Two Queen wintering

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Staff member
Why- Just to see what happened.

In Autumn I had a failing queen, the colony was drone heavy and not so strong. I split it in three and got queen cells. Murphy rules, of course they all mated and returned successfully.
I had intended to merge them with one queen but I decided to see what size colony could successfully winter on their own resources.
I run 3/4 boxes. Having heard of wintering colonies one on top of the other to take advantage of shared heat, Two colonies were on the same base, the top one with a rear entrance.
Instead of a solid division between The 2 stack, I put a queen excluder and crown board with 4 x 1/2 inch holes to allow heat transfer and visiting rights for the workers. There were several frames of uncapped honey, which were shared out between them. They were closed for winter with 2 boxes each, with space to expand.
The other colony was a single box only.
They got a brood break while the cells hatched & mated. Oa/Gl strips, followed by Bayvarol.

My hives get a 2inch piece of polystyrene as a winter insulation.
We had a couple of cold snaps, with frosty mornings, but they only lasted a couple of weeks each. Bees flew most days- so our winter is not overly testing as far as warmth is concerned.

All 3 have come thru winter bursting with bees, packing drones into every space they can spare. The queens waved, they still have stores, and nectar is coming in.
Compared to some other hives, they look to have low varroa levels.

I'm pretty happy with the result.
I have just separated the 2 Queen tower into 2 independent colonies. I would try it again.


Staff member
Lesson learned.
When I separated the two colonies, I took most of the brood from the top colony, and a fair proportion of the bees and left the rest to merge.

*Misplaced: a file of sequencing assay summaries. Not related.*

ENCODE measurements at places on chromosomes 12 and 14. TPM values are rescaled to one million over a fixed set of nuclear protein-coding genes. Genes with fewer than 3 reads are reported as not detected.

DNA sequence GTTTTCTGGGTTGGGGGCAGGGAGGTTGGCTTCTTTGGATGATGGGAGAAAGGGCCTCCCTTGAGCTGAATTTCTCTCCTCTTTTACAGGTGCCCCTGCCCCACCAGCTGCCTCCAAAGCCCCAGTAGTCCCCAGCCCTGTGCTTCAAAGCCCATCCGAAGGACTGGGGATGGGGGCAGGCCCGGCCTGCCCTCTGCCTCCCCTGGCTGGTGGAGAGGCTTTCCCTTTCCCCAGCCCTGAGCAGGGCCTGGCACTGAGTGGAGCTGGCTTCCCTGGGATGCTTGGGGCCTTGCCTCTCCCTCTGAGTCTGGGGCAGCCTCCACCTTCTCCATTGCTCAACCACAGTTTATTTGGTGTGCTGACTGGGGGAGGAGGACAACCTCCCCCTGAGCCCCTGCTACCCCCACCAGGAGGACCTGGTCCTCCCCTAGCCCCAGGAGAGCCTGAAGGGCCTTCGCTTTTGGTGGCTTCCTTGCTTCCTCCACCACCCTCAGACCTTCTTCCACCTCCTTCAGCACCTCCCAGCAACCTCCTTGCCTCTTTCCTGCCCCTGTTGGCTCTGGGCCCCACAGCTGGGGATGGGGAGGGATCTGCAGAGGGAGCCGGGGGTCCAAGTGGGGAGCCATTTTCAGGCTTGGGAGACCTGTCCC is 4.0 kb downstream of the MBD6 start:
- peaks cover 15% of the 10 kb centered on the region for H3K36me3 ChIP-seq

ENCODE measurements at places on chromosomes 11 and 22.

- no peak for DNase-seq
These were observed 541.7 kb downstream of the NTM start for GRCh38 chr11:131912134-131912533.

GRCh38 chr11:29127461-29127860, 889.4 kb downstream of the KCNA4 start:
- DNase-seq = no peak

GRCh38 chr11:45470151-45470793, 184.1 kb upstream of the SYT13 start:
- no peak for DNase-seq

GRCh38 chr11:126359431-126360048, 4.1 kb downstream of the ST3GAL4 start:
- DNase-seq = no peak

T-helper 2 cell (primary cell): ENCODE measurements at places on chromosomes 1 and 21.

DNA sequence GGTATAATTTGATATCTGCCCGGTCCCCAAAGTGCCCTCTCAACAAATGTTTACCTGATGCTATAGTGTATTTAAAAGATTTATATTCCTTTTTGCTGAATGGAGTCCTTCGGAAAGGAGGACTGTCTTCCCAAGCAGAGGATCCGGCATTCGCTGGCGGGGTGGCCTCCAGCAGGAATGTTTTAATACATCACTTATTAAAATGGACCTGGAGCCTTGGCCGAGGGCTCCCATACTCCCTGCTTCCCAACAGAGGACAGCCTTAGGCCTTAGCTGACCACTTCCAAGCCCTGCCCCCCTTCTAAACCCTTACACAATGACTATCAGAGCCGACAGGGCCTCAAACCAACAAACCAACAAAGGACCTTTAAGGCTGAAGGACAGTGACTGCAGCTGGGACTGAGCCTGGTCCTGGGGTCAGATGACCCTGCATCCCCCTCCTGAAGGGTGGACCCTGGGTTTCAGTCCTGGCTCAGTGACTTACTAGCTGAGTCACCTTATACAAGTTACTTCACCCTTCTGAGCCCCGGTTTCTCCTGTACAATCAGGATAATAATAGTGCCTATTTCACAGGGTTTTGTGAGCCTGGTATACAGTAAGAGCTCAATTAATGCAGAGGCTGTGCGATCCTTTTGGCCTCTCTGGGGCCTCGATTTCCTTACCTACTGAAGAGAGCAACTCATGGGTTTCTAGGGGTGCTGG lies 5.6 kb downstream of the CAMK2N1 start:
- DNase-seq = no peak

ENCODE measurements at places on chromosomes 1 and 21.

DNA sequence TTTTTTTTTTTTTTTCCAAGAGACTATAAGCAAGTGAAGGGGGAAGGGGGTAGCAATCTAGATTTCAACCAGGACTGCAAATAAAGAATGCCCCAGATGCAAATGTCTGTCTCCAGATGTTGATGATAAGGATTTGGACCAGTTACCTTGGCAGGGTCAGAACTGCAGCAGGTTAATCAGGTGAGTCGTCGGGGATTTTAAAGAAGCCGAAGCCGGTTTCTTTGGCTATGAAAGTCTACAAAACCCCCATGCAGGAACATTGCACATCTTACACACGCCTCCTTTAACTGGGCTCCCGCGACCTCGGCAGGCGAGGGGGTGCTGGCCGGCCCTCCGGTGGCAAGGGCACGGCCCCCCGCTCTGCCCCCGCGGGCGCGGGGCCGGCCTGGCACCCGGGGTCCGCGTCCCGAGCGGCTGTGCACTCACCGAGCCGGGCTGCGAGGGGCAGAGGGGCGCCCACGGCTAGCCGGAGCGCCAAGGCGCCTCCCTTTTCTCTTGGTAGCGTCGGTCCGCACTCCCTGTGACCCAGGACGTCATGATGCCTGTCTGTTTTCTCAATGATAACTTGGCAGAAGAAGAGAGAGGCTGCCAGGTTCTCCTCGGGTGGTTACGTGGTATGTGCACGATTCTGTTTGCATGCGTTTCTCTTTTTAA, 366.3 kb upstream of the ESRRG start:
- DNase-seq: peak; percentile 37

Within a couple of weeks they started swarm preparations, and I retrieved a swarm on Wednesday. Removed 10+ swarm cells. I know theres at least one virgin in there. Fingers crossed for some suitable mating weather over the next couple of weeks.

I'm assuming the separation of the colonies will have reduced the level of Queen pheromones- and along with a healthy population, triggered swarming.

Any alternate opinions?


Founder Member
Semi Commercial
Far as swarming goes, I had to give up on running 2 queen hives when I moved to Auckland, it was impossible to stop them swarming.

The relationship between swarming and 2 queen hives is area dependent.
its not something i can answer. i don't know anyone up here that runs dual queens, it tends to be a southern thing.
i only do it as a last ditch effort to save a hive. they usually don't get split apart until swarming season is over.

i would be inclined to treat it like doing a half split. move one hive aside and put all the brood in that hive. so old hive gets no brood but has queen. new hive has all brood but minimal bees.
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